Before weight benches, dumbbells and fancy exercise equipment, there were calisthenics. These no-nonsense exercises use your body’s own weight as resistance to build muscle. When it comes to exercising your legs, you can perform heavy, challenging calisthenics because your legs are home to the quadriceps and hamstrings, which are large muscles. Put these exercises to work, and you’ll feel stronger and look more toned. Always speak with your physician before beginning a new exercise program.
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Squats are a go-to calisthenic exercise that targets your gluteals, hamstrings and quadriceps all at the same time. The basics of the exercise involve standing with your feet shoulder-width apart, toes pointing forward. Bend your knee to lower your buttocks toward the ground, keeping your back straight and leaned slightly forward as you lower down. Keep your heels on the floor and stop just when your thighs are parallel to the ground. While the force of your body weight already makes this a heavy calisthenic exercise, you can up the intensity by seeing how many squats you can perform in one minute -- always using proper form. You also can change up your foot positioning to challenge new muscles, such as toes pointing inward or outward or widening or narrowing your stance.
The lunge is another heavy calisthenic move that involves taking an exaggeratedly large step forward, bending your front knee until it is directly over your ankle. To return to your starting position, you must then push off with your foot, which requires strength and intensity. Once you return to standing, repeat the exercise on the opposite leg. To increase the muscle-building benefits, you can lunge both forward and backward to build your calves, quadriceps and gluteal muscles.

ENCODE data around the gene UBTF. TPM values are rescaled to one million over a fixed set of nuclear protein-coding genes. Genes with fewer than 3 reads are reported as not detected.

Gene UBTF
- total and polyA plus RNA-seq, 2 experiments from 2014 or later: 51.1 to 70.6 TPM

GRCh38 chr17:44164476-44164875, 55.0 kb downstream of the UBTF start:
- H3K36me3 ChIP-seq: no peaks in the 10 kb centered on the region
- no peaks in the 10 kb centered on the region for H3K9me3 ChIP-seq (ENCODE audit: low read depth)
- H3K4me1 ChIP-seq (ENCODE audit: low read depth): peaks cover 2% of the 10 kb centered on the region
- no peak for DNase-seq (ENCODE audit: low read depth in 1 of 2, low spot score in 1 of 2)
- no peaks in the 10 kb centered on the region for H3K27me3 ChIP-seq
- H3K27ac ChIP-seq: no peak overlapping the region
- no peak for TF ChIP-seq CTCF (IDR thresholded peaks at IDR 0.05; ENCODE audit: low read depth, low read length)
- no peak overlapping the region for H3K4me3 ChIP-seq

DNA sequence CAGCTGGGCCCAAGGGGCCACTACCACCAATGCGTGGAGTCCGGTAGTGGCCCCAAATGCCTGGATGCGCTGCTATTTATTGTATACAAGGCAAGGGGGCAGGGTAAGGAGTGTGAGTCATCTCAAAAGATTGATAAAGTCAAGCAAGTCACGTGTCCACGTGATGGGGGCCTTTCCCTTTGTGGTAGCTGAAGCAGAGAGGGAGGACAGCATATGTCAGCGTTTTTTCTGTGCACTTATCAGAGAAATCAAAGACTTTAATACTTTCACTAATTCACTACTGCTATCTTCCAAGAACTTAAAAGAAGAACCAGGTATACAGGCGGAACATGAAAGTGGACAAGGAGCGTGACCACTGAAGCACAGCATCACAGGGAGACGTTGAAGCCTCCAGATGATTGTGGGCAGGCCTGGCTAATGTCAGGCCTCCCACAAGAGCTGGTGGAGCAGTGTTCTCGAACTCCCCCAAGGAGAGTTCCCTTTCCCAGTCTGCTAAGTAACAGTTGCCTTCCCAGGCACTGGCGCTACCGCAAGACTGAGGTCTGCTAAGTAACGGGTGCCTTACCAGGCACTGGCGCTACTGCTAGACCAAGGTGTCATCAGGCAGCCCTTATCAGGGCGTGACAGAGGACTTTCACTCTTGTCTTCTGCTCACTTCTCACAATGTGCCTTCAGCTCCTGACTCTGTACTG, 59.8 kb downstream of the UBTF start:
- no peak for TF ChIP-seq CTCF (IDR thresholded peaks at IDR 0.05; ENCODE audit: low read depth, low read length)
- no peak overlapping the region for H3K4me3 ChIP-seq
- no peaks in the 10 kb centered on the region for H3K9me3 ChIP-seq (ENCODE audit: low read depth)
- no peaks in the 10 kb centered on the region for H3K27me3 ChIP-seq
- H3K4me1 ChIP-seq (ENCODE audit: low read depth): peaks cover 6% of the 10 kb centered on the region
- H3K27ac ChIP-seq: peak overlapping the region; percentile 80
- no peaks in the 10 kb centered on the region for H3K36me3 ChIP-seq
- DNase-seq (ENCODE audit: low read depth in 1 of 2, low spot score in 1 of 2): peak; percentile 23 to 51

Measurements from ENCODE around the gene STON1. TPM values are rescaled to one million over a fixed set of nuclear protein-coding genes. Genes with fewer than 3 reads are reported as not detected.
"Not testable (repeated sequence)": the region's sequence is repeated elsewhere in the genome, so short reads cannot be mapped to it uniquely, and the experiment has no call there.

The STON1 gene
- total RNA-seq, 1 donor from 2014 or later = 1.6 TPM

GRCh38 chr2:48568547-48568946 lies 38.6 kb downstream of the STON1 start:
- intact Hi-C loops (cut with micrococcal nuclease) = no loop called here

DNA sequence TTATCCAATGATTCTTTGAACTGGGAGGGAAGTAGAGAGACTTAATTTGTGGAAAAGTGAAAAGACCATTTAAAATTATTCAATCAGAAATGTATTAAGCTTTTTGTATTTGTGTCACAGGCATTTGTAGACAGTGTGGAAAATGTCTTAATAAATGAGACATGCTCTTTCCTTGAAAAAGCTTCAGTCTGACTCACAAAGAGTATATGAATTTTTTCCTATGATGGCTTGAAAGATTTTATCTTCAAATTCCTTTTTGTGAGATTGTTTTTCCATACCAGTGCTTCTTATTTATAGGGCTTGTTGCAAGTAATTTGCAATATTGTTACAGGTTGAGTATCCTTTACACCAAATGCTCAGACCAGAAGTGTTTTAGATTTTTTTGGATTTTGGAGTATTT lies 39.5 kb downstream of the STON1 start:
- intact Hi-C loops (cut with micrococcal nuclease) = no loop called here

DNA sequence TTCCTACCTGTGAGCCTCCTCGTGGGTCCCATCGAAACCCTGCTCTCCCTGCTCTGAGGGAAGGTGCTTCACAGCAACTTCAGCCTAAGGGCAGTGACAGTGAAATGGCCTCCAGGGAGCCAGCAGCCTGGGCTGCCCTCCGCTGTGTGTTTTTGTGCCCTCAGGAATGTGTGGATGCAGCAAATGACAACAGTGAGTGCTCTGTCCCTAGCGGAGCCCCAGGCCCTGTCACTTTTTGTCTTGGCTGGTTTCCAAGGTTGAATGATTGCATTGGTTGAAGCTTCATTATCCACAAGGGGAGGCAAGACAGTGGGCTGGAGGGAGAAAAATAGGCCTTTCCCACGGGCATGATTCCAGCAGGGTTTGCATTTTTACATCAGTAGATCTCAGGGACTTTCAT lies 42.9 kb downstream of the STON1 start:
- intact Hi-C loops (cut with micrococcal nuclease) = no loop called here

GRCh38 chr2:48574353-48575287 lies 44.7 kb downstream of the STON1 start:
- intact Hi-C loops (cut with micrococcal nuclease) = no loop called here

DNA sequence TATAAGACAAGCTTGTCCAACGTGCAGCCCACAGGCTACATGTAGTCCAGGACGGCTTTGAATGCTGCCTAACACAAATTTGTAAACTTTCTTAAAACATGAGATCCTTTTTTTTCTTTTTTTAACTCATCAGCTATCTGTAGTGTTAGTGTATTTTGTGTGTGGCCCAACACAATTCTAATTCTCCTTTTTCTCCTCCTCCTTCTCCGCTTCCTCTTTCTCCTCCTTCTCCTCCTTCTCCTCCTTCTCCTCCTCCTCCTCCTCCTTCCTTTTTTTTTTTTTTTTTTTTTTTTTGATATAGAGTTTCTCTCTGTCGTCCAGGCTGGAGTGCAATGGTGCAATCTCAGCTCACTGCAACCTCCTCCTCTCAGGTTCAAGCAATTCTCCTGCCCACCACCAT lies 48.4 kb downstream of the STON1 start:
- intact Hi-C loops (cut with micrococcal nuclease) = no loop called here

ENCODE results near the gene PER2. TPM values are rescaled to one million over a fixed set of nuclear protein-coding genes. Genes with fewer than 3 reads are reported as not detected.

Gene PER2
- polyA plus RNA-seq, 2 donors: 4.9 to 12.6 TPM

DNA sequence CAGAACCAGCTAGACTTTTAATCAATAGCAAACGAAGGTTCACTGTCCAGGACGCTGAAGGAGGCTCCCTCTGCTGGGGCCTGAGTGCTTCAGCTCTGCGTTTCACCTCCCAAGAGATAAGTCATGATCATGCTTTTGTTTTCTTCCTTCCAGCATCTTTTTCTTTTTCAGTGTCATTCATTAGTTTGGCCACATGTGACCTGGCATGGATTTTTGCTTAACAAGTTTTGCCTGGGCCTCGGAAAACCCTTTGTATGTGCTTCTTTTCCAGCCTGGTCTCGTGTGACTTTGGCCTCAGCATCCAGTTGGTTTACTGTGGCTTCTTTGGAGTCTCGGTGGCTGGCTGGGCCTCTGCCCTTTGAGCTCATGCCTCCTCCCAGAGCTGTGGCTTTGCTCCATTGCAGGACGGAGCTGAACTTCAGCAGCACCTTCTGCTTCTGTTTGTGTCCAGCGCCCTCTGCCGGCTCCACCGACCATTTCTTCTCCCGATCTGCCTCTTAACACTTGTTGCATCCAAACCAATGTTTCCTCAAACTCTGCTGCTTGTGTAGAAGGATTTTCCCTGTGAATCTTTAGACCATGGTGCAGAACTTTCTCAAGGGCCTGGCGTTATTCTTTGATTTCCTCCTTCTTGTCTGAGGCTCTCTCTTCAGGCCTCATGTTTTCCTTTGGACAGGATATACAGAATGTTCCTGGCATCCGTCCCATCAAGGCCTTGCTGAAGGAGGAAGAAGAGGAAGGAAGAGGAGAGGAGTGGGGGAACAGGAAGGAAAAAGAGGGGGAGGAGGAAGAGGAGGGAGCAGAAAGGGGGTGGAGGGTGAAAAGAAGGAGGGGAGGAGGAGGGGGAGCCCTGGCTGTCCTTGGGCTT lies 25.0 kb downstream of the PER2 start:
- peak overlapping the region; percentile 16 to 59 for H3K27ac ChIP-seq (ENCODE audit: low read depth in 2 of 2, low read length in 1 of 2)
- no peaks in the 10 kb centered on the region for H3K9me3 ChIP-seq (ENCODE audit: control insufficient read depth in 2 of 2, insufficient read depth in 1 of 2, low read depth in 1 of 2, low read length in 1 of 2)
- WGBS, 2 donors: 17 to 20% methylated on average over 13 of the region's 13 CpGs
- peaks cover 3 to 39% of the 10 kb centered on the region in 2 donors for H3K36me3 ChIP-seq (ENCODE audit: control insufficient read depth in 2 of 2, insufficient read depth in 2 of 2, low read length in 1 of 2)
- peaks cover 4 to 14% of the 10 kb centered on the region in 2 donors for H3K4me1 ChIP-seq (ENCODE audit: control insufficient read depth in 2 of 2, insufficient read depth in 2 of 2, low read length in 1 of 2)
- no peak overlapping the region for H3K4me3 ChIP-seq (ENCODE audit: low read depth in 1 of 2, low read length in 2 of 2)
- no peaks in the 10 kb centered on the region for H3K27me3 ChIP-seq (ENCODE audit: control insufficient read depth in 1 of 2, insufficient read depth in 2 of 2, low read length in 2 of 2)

Calf raises are an exercise that targets your calf muscles and can lead to sharp muscle definition. They require no equipment other than a platform, although you can also use a stair or any elevated surface. Lift your left leg, balance on the right foot and dip your heel toward the floor. While keeping your body steady by grabbing a nearby object such as the wall, lift up onto the toes of your right foot. Repeat the exercise 10 times per foot, and perform three total sets.
Plyometrics are high-intensity movements that work your muscles and cardiovascular system. An example of a leg plyometric exercise would be a jump-and-reach movement where you activate your gluteals, hamstring, quadriceps and calf muscles to jump off the ground in a quick energy burst while lifting your arms in the air. Since you have to overcome gravity and use your strength to get off the ground, plyometric jumps are a heavy calisthenic exercise that can leave you sweating. Alternate traditional exercises with a few bursts of plyometrics to keep your heart rate pumping.